I’m giving away a copy of the book, Preemie, by Kasey Mathews, because my daughter was born on August 12 and she will turn 13 in two weeks.
These facts were once inconceivable to me. Equally impossible for her to be born on that date, and for her to grow up so fast. Is there any parent yet who can believe his or her own eyes?
Georgia was born early. Not as extremely early as allowed by today’s medicine, but early enough for us to ask, in the haste of emergency intervention, whether or not she would be able to breathe at birth. The answer was, “Maybe.” Because of the steroids I’d been given, she did breathe, and we were lucky, and she was fine, eventually. We went home after a few weeks in the hospital, and figured out the rest one day at a time.
But there is a whole story I’ve left unsaid.
What brings this recollection near is that I’ve just finished reading Preemie by Kasey Mathews. Kasey’s daughter Andie was a micro-preemie born four months early. In impeccably etched detail, Mathews tells the whole unthinkable story of an implausible birth, the reality, the setbacks, the disbelief, denial, and fury. What she tells most courageously are those things that are so hard to say.
She was afraid of her baby.
She was afraid to look at her, to touch and tend her.
She was afraid of what she’d done wrong and what might yet go wrong, the hidden trapdoors, the other shoes.
She was afraid of what she knew and what she didn’t know, the permanent scars and looming catastrophes, the not-yets, the maybe-nevers.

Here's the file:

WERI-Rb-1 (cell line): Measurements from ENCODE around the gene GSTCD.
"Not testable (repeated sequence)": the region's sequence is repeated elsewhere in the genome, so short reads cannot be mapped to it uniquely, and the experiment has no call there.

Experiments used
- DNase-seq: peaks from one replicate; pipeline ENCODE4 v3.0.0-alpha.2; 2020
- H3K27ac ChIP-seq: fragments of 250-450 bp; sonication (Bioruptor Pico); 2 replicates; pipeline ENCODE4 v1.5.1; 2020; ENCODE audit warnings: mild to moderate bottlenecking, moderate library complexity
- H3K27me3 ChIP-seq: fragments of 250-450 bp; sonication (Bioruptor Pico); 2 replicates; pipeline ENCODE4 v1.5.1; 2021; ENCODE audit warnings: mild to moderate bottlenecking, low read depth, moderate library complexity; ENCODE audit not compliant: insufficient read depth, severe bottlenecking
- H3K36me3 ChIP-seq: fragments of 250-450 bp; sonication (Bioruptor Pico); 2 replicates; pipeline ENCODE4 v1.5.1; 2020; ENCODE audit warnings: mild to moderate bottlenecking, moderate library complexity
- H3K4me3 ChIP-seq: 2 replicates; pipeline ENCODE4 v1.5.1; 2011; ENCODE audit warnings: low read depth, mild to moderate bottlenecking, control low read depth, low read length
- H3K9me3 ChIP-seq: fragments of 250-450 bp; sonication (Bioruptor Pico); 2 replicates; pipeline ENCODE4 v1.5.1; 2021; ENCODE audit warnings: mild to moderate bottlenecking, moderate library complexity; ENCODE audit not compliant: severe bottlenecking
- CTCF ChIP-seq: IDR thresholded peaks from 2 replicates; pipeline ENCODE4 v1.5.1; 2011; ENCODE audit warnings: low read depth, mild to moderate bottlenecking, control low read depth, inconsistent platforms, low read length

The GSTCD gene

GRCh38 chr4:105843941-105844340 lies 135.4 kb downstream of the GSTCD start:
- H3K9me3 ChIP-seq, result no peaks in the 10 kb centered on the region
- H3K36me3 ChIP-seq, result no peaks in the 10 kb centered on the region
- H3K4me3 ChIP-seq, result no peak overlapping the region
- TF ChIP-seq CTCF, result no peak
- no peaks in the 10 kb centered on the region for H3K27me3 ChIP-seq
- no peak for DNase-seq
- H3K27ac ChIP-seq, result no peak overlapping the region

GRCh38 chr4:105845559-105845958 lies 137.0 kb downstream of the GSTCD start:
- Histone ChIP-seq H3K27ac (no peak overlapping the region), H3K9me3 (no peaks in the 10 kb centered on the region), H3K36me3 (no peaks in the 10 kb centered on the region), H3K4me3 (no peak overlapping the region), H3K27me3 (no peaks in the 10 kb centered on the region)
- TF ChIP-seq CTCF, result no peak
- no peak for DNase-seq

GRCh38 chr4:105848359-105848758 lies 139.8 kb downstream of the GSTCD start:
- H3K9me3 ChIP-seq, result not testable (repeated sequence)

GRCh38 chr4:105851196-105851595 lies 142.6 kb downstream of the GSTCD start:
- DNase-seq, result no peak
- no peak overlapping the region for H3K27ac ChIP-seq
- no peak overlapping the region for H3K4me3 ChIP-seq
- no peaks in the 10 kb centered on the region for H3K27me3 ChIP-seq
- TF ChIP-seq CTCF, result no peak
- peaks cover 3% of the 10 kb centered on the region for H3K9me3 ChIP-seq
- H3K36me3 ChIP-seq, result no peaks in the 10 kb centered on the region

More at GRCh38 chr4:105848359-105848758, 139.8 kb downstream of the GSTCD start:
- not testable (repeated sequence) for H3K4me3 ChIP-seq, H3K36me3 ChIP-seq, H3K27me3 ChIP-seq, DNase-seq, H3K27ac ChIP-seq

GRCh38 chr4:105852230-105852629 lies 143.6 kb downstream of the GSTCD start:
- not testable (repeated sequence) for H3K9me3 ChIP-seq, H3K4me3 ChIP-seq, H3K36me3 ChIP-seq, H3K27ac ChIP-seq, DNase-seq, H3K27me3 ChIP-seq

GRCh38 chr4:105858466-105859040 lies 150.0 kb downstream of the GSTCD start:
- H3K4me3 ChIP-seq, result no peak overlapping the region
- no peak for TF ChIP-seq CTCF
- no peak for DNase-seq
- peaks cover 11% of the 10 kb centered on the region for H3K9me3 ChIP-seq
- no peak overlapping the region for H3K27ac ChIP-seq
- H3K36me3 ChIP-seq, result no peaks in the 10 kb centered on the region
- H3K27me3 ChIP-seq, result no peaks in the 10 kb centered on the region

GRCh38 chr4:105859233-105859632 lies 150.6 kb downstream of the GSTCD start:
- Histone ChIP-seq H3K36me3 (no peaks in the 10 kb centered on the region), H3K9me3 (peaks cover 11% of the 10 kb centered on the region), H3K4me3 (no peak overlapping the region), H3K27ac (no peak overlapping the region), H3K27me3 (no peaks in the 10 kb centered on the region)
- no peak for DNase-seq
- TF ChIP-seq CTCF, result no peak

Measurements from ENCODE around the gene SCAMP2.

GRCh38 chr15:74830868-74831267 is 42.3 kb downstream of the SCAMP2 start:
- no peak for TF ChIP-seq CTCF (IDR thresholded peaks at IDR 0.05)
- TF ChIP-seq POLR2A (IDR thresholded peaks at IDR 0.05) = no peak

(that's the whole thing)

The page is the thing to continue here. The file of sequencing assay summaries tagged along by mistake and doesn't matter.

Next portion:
She was afraid to love.
We share these fears no matter when or how we become parents, no matter how or when our children arrive, each of us unprepared, undefended and stripped naked of all our expectations.
Our babies survive our fear and failings. They outlast our ignorance, our desperate strivings, and the virulent certainty that we, and they, are somehow damaged or inadequate.
I don’t often address my daughter directly on this page, but it’s time to tell her the only thing I know for sure, the thing she’s known all along.
You have never been too early, too little, or too late. It’s only me who struggles to keep up, who labors at the pace, who resists the steady insistence of your momentous arrival.
I can hardly believe my eyes, but you’re here already!
Kasey Mathews is offering a signed copy of Preemie to a commenter on this post. No matter where you are in your parenting journey, how old or young your children, we are all about to be born into the inconceivable, a new day and stage, and we feel frightened and unprepared. Leave a comment by this Friday, August 3 and claim your early birthday gift.